I am standing at the top of a steep slope and as I look around I notice at the foot of the hill there is a rug, a chair, a stool and a hat stand. How strange: those are the props for my show.  I assume they are waiting there to be collected and taken to my venue.

Then it begins to dawn on me for the first time:  the slope is covered with benches; there are stage lights being rigged up; the props are framed by poinsettias and Christmas trees.  Good grief: I am performing outside!

The stage

The stage

Under Californian skies

Under Californian skies

Back in Riverside I had wished for something extra from today’s venue but I not expected this.

As I am taking all of this in, a tall smiling man welcomes me and introduces himself as Michael.  He asks if everything looks ok and then is on a small radio, letting lots of unseen people know that I have arrived.

Within minutes I am meeting Karen, who has been assigned to look after me for the day and getting me whatever I need; and Hedda who is ‘in charge of Christmas’ and has booked me to be here.  When Hedda introduces herself it turns out that she is from England too, and her parents live in Henley-on-Thames, about 20 miles from us.

The AV guys are setting up the sound system and there is lots of ‘ONE, ONE, ONE. ONE TWO, ONE TWO. ONE, ONE’ going on.

Karen takes me to an admin building and shows my dressing room, a rather elegant board room with lovely paintings in it.  She fusses over me checking constantly if I have everything I need.

I go back to the stage area to do a sound check.  The microphone that I am given is the sort that sit on top of your ear.  I know from experience that they always fall off but in the current circumstances there is really no choice, as a normal lapel mic will do nothing but pick up the strong wind, which is still blowing.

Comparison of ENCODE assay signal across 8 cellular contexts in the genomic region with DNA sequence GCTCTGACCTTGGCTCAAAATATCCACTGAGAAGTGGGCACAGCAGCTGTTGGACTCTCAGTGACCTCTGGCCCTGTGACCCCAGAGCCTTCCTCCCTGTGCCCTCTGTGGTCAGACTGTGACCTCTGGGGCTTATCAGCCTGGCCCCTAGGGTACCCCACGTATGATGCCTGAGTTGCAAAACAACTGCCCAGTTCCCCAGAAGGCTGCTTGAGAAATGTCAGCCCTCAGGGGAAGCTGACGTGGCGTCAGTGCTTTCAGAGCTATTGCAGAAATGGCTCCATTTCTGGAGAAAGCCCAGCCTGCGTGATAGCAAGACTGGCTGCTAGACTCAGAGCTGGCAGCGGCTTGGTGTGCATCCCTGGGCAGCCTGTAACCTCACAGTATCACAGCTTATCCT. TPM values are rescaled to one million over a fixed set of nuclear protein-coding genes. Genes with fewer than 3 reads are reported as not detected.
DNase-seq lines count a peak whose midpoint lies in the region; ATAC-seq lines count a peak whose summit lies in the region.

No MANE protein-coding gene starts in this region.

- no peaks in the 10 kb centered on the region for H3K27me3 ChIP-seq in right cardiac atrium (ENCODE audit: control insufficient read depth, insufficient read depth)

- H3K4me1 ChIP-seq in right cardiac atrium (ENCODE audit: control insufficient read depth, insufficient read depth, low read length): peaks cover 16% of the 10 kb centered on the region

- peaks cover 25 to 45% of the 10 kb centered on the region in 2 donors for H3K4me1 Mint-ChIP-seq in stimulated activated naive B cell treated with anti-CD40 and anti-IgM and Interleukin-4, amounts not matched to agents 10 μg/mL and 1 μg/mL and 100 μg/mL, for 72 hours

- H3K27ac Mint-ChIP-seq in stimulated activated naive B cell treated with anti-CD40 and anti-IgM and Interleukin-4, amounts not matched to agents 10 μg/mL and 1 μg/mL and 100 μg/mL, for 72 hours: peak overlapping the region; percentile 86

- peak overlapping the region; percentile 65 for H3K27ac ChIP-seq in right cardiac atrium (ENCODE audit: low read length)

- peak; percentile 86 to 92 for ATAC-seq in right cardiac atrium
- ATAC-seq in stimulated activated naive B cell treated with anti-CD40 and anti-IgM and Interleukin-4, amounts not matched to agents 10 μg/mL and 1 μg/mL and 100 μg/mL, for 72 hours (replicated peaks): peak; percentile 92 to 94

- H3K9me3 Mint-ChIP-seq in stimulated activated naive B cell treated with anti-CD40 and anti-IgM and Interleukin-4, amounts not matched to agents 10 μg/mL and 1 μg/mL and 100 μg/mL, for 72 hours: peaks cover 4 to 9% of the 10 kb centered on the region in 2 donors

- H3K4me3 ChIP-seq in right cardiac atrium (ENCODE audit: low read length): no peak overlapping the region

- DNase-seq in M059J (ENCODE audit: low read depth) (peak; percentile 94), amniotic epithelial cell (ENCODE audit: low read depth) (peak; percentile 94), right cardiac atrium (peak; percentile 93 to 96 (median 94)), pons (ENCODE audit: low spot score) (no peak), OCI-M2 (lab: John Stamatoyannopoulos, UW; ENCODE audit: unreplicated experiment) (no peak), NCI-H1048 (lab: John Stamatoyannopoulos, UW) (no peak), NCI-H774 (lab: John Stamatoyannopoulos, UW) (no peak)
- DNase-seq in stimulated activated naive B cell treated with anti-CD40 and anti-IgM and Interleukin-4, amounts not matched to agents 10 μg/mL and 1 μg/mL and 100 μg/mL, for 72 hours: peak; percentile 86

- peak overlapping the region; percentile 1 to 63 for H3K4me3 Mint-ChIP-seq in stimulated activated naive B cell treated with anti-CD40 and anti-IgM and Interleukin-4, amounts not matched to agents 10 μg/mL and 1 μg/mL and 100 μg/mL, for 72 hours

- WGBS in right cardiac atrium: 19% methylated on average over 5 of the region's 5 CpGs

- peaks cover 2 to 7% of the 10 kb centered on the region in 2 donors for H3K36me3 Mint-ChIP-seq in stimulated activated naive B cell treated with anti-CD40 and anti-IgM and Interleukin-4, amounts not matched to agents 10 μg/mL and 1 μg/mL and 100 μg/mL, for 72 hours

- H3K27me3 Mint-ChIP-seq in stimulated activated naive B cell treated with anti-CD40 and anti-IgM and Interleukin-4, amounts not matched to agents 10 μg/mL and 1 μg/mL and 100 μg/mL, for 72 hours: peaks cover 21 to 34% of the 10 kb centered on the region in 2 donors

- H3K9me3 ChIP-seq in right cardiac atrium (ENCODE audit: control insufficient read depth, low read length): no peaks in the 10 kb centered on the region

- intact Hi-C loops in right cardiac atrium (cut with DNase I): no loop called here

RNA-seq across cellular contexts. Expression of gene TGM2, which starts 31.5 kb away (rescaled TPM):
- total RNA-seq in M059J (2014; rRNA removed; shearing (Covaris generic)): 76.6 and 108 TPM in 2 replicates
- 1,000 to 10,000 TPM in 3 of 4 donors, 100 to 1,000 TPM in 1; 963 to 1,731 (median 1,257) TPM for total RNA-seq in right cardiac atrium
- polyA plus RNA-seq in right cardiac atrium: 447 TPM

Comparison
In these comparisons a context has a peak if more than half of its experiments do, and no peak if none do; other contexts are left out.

All I can do is tape the microphone to my temple and hope for the best.

Back in my board room I am just getting ready to change when the President of Rogers Gardens comes to say hello.  Everyone is very excited about my being there and about the show.  We chat for a while and then he leaves me to complete my preparations.

It turns out that they have never staged a theatrical event in the amphitheatre before.  They have used the space for gardening demonstrations and lectures but have never charged the public to attend a show.  The success of ticket sales has been amazing and Hedda is already talking about next year.

The audience are so keen that they were already lining up at the check in table, when I first arrived ninety minutes before the start time.

As the clock ticks round towards one, Karen escorts me to the back of the stage (a large box hedge) and we wait as Hedda makes the introductions.

I walk onto the stage and look at the audience looking at me.  They don’t know what to expect from this show, which is a coincidence as neither do I.

There sound system is very good so there are no issues about having to project harder for an outside performance, but there are a few practical issues I must attend to.  The stage is at ground level and the audience are above me, so I must keep my head up as much as possible:  unfortunately the harsh Californian sun is right behind the auditorium and shining into my eyes, making me squint.

The show goes well and the audience soon get into the spirit of it.  I am working hard and trying to keep the microphone hooked over my ear.  The tape peels off early in the show and, as I had suspected, my lobe is not enough to hold it in place.  I think it must be the case that I don’t have theatrical lobes.

I can feel myself getting hot and suddenly realise that it is more than just the energy of the performance: I am getting sunburned.  If I come back again I must remember to specify sun screen as a rider to my contract.

When I finish and have taken the applause I run back to the board room to change costume and then go to my signing table, which is in a small bandstand (originally from Disneyland).

Near to my chair and table there is a wonderful Christmas display, featuring models of Mr Pickwick, Mr Micawber and a shocked lady (Mrs Bardell?).  There had been more of the figures on stage and Hedda explains that they had originally been part of a Harrods window display in the 1940s.